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Momentum Trading

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Momentum Trading

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Executive Summary

        This is the last of three reports analyzing the effectiveness of momentum trading as an investment strategy. Included in this report are summaries of the findings of reports one and two. In the first report, information was gathered about momentum trading as an investment philosophy. In the second report, this information was used to create the groundwork for the investment strategy used in a mock portfolio. The mock portfolio was made up of 8 stocks that were bought and held and 7 stocks that were shorted. 15 was chosen as the number of stocks, because there are diminishing returns to the diversity of the portfolio for any number of stocks held greater than 15. The portfolio was held from November 10th to November 27th, and it saw returns of 3.29%, outperforming the S&P 500 by 3.19%.


This is part three of a three-part report in which a portfolio is created and analyzed to determine the effectiveness of a momentum investing strategy. The first section of this report is a summary of report 1. In this section, the philosophy behind momentum investing is discussed, quantitative and qualitative data supporting momentum investing is provided, and a case study about momentum investing (AQR Momentum Funds) is discussed. The second section is a summary of report 2. Report 2 broke down the specific investment strategy that would be later used to create the mock portfolio, and it explained why the stocks that were chosen were selected. The last section of the report looks at the results of the mock portfolio, and it analyzes the effectiveness of the investment strategy.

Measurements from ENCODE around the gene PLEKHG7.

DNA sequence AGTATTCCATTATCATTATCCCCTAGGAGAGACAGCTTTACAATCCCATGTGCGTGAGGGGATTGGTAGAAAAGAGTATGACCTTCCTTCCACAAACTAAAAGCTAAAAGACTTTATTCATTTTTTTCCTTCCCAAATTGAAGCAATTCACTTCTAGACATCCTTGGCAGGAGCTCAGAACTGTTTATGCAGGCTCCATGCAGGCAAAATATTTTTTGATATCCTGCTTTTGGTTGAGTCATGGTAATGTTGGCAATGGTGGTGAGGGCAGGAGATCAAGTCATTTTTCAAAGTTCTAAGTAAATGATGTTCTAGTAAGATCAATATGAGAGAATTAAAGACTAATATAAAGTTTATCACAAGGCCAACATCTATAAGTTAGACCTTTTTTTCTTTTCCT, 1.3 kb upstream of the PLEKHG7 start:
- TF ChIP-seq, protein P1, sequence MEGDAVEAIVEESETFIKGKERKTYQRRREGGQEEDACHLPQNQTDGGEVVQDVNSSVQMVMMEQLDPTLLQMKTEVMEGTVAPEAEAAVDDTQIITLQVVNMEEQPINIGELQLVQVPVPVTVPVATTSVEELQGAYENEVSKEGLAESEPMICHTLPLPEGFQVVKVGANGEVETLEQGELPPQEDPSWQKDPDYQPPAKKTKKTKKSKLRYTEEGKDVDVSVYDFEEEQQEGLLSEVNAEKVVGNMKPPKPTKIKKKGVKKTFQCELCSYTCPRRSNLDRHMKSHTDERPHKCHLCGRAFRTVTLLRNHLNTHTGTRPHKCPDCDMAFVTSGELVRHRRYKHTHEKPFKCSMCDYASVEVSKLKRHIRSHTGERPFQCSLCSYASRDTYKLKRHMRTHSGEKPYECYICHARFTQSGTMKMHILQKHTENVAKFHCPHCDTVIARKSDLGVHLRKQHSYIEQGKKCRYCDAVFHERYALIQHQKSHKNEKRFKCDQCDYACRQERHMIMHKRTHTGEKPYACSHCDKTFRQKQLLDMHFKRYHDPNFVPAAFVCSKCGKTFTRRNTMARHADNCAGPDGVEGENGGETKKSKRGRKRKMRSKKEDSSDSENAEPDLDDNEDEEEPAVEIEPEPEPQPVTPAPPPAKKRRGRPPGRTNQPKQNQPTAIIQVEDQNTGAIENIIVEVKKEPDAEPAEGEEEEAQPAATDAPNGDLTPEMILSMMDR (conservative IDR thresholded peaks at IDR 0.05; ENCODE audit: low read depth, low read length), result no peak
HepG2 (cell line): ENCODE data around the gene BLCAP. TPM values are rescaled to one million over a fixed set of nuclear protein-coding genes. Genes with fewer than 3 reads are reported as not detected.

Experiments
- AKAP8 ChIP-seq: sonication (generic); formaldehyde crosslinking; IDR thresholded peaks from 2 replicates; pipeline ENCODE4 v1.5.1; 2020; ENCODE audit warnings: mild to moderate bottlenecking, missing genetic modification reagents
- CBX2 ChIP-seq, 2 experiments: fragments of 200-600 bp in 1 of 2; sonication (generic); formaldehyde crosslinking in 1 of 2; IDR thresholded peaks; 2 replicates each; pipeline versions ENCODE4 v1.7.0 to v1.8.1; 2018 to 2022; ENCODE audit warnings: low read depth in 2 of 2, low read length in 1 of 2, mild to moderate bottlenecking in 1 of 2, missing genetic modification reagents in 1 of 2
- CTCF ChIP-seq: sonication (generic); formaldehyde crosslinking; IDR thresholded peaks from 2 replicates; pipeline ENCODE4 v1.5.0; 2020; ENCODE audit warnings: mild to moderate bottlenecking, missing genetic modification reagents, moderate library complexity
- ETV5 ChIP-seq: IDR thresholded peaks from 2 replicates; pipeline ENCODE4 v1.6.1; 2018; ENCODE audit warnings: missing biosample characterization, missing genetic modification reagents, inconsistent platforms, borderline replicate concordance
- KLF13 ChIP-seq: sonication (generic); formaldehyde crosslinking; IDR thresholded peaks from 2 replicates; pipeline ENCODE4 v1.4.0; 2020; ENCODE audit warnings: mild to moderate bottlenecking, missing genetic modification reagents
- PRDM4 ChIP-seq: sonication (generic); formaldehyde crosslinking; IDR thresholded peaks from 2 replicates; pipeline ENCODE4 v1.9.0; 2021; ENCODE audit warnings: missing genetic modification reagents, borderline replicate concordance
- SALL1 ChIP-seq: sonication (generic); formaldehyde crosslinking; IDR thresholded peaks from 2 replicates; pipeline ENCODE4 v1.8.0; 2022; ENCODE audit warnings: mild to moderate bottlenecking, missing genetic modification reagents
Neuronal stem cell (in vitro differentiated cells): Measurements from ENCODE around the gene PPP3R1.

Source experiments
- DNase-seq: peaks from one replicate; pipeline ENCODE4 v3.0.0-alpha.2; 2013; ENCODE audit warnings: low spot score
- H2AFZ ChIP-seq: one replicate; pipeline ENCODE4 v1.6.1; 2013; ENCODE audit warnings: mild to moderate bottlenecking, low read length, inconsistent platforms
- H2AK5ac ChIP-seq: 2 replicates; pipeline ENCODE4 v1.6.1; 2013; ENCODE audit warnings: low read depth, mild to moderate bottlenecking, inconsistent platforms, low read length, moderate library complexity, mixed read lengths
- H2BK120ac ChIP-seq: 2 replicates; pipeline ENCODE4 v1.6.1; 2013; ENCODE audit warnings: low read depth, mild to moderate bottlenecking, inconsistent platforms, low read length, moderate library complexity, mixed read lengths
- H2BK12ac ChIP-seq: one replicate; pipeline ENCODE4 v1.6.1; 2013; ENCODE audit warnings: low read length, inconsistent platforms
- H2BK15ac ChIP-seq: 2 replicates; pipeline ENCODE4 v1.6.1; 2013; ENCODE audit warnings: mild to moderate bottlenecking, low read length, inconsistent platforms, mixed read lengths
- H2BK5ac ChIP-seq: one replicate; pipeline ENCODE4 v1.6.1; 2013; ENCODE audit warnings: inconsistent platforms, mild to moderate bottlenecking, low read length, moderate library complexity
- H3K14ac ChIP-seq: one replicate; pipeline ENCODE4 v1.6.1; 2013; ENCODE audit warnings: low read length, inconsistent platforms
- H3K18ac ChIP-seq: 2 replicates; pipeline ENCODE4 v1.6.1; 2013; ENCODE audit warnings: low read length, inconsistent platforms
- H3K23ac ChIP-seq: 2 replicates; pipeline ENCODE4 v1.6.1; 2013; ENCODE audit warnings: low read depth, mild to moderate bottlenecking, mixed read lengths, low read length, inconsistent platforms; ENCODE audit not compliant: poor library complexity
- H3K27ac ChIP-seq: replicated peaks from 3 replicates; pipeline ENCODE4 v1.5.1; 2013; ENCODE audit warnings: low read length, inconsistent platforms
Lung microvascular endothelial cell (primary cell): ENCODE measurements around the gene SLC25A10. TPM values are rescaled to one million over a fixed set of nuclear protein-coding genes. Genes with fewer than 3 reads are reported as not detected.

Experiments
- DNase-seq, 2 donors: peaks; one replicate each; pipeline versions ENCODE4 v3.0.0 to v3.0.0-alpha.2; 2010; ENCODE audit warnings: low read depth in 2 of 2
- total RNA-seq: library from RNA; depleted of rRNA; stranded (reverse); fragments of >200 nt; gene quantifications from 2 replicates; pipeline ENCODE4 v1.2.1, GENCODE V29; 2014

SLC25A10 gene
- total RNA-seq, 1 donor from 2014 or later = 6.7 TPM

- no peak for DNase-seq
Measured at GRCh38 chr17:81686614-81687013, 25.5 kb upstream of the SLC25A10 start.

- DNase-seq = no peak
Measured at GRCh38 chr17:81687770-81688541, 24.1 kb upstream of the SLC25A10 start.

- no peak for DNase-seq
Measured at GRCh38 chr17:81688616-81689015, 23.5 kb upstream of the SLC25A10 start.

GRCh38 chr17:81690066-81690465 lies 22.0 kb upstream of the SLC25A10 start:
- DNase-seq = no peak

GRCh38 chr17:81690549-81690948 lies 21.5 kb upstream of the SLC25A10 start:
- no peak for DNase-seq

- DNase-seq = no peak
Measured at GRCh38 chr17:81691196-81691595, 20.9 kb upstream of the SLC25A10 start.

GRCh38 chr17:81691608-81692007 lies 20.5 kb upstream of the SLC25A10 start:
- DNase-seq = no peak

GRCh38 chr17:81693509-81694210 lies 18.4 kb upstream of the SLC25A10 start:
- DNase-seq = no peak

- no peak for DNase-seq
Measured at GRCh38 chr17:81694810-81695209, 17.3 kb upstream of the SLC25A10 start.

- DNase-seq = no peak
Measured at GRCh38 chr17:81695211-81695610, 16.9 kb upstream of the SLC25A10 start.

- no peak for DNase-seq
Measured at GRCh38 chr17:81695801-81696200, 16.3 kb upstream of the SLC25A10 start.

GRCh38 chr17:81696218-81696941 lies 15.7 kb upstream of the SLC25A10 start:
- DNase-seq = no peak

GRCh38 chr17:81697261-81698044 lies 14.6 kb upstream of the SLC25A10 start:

Summary of Previous Reports

Summary of Report 1

Report 1 took a look at what momentum investing is and why it is a valid investing strategy. Momentum investing is the foundation behind a large number of successful trading strategies. It has received considerable interest from academic researchers over the last 20 years and has been shown to be a consistent source of high risk-adjusted returns. Momentum investing seeks to take advantage of current trends in the market. The basic concept of momentum investing is that all stocks are ranked based upon their performance over the formation period with the best performing stocks being assigned to the winner portfolio and the worst performing stocks being assigned to the loser portfolio.

The study done by Fama is the inspiration behind this report’s investment strategy. The strategy implemented by Fama involved ranking all stocks based on their past 12-month return, ignoring the most recent month, then entering into a long position in the top 10 percent of stocks and a short position in the bottom 10 percent of stocks. When applied to historical data, Fama found returns that exceeded those of the S&P 500 over a time period of over 60 years (Fama, 1998).